Dancer's Statutory Claims Against Club Not Subject to Arbitration Clause, Third Circuit Rules
Employers should take note of a recent ruling by the U.S. Court of Appeals for the Third Circuit in a case involving the arbitration clause in an independent contractor agreement.
The court held that the arbitration clause did not govern federal and state statutory claims asserted by an independent contractor, because the clause only covered disputes arising "under" a contract between the plaintiff and the defendant—who the plantiff claimed was her employer.
In Moon v. Breathless, Inc., the plaintiff, a dancer at Breathless Men's Club, signed a contract to rent performance space in the club. Two clauses in the contract are relevant: an employment provision and an arbitration clause. The employment provision specified that the plaintiff was an independent contractor and not an employee. The arbitration clause provided that in "a dispute between Dancer and Club under this Agreement, either may request to resolve the dispute by binding arbitration." The clause also waived class arbitration.
The clause further explained it deprived the parties of the right to litigate such claims in court or have a jury trial, and that discovery and appeal rights are limited in arbitration.
The plaintiff sued the club for violations of the Fair Labor Standards Act, the New Jersey Wage Payment Law, and the New Jersey Wage and Hour Law. The district court held that the plaintiff's claims fell within the scope of the arbitration provision. The Third Circuit reversed and allowed her claims to proceed in federal court.
The Third Circuit analyzed first whether the arbitrability of the plaintiff's claims should be decided by a court or an arbitrator, and second, whether the claims fell within the arbitration clause.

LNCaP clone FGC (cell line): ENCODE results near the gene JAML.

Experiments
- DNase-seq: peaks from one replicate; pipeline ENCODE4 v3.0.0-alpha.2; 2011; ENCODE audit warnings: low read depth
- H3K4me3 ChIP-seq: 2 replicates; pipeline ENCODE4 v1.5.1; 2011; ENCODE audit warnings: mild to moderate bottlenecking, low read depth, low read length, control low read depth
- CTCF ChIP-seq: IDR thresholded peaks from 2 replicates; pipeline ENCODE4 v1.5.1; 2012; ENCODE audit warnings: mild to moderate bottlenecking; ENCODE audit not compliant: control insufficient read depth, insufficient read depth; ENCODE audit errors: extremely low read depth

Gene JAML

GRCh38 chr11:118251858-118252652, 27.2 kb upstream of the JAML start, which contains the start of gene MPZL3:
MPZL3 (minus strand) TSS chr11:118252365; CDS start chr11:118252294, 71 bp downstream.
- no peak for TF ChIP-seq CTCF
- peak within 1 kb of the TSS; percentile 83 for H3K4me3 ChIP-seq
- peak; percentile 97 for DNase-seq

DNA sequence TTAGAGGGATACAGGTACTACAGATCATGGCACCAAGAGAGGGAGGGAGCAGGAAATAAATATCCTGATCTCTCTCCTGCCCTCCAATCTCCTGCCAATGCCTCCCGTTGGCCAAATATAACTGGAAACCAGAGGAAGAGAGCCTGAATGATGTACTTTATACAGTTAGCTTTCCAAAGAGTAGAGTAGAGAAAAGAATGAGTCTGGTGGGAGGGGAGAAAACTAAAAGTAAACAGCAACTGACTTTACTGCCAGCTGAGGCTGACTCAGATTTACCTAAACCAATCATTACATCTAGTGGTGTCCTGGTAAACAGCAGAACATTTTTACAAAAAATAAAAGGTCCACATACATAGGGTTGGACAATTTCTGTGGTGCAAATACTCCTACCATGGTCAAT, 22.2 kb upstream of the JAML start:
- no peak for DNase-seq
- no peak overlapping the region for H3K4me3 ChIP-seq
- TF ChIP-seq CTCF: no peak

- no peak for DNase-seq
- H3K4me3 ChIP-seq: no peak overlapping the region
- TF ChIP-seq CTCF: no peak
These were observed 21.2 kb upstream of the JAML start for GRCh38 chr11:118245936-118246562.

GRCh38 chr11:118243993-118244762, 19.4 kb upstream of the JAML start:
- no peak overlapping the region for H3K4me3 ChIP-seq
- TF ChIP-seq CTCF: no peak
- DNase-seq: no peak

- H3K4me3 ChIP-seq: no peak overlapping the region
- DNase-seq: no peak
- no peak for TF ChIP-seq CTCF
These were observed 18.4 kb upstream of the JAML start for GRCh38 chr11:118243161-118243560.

The Third Circuit held that a court should decide the question of arbitrability—whether the arbitration clause covered the substantive claims at issue. Under U.S. Supreme Court precedent, whether the parties agreed to arbitrate a certain matter is governed by state contract law. New Jersey courts have presumed that a court, not an arbitrator, decides issues concerning arbitrability, a presumption which may only be overcome by clear and unmistakable evidence in the arbitration clause. Because the clause at issue in Moon failed to mention arbitrability, let alone the venue for deciding it, and because the parties had conceded the issue before the district court, the Third Circuit determined it had the power to decide the arbitration clause scope.
The court also held that the arbitration clause did not cover the plaintiff's statutory claims. To require arbitration of statutory claims in New Jersey, arbitration clauses must identify the general substantive area covered by the clause, reference the types of claims waived by the provision, and explain the difference between arbitration and litigation.
The clause at issue in Moon fell short for several reasons. The Third Circuit found it critical that the clause referenced contract disputes, and not statutory rights, by allowing arbitration of "a dispute between Dancer and Club under this Agreement." The clause also lacked any broader language about claims related to employment or status as an independent contractor.
The Moon case provides several important takeaways for employers attempting to craft and enforce arbitration clauses. Such clauses should not be narrowly drawn to only cover disputes arising under agreements or contracts, but also should include broader language about the relationship between the parties. Arbitration clauses also should reference statutory claims; preferably explicitly, but at least by general reference. Finally, clauses should explain the differences between arbitration and litigation.